Motorists in Delaware were buzzing with one of the most unusual police alerts ever: “Transient bee swarms in the area.”
A tractor-trailer hauling 460 hives from Florida to Maine overturned on a northbound on-ramp on I-95 in Newark, Del., releasing between 16 million and 20 million bees and causing police to advise drivers to avoid the area.
The driver, 55, and two passengers in their 20s suffered minor injuries in the crash, but were each stung by between 50 and 100 bees.
"(They) were running down the street covered in bees, receiving multiple bee stings," Lawrence Tan, chief of New Castle County Paramedics, told WPVI. The station also sent out a photo of the accident scene:
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The three were taken to a hospital and are in stable condition, according to multiple reports in the local media.
The state police have had a contingency plan in place for the removal of bee swarms for 14 years, but until now, it's just been words on paper.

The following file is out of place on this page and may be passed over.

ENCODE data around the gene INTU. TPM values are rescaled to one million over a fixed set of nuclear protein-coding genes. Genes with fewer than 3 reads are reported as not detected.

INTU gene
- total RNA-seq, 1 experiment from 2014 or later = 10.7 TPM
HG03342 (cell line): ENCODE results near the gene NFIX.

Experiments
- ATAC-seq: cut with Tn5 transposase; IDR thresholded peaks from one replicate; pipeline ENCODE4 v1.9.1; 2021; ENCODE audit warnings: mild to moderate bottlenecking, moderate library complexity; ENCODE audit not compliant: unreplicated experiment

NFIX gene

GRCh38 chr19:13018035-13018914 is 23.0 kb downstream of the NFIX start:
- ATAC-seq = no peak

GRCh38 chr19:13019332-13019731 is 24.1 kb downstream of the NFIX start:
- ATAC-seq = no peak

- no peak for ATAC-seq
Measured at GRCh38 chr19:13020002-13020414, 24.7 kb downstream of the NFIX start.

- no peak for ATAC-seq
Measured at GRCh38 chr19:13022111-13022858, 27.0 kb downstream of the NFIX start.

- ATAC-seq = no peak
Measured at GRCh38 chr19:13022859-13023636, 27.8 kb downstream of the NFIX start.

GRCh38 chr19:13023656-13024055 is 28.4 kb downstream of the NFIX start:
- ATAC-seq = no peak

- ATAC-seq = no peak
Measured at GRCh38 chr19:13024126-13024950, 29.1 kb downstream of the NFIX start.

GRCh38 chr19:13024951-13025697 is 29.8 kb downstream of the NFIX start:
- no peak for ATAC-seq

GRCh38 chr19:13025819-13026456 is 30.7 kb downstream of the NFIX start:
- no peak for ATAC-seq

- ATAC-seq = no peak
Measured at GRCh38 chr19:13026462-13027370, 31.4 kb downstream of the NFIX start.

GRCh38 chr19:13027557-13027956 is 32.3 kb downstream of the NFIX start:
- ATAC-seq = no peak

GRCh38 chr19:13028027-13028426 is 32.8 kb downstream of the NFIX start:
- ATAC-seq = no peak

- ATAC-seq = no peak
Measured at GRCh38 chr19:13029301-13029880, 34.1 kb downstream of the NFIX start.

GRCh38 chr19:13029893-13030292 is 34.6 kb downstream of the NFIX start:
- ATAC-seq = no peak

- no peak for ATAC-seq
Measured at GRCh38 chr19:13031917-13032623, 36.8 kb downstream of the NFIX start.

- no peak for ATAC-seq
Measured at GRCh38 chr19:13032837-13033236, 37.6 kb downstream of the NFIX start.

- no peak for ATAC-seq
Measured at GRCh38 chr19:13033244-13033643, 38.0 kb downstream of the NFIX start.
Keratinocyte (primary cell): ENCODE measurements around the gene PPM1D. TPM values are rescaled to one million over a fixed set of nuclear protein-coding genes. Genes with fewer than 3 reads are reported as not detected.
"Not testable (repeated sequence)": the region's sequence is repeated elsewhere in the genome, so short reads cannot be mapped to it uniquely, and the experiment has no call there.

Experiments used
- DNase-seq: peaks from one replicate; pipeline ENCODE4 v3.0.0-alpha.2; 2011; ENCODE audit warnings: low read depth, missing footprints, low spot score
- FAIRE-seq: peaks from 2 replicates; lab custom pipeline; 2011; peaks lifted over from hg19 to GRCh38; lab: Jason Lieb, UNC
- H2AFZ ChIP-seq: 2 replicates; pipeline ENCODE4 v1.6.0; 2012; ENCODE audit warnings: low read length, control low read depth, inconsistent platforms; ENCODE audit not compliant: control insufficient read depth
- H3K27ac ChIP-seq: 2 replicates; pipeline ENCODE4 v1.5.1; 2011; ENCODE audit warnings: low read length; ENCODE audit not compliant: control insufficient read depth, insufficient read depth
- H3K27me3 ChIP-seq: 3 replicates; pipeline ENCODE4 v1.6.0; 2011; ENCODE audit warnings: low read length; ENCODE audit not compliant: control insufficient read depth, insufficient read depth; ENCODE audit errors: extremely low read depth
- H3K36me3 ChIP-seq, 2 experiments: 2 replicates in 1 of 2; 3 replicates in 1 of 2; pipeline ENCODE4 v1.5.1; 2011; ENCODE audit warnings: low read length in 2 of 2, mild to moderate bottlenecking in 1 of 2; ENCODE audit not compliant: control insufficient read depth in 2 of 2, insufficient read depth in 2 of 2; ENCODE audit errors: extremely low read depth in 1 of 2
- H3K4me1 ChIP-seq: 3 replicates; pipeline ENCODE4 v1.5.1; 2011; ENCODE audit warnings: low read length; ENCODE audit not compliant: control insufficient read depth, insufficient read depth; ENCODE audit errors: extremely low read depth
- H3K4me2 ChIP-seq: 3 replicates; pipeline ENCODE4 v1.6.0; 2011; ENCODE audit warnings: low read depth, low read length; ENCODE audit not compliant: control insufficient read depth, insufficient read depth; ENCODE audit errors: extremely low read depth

"This is the first time we've actually activated the plan," Sgt. Paul G. Shavack told Delaware Online.
With so many bees around the truck, it took at least an hour before police could even get near it -- so they called in experts, as the plan advises.
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“Having traveled up from Florida, up here they’re probably thirsty, now they’re all disoriented and angry I’m sure,” beekeeper Dave Feinberg told CBS Philadelphia.
"They've been traumatized so they're pretty upset now," Paul Dill, another beekeeper, told CSNPhilly.com.
Beekeepers advised police not to attempt to round them up but to disperse them with water. Video of the scene shows firefighters spraying the wreck.
The bees were being brought to Maine to pollinate blueberries, NBC Philadelphia reports. But it's estimated that 90 percent of the bees were lost as a result of the accident.
It's not a total loss for everyone, though. Local beekeepers are being allowed to keep whatever bees they can roundup.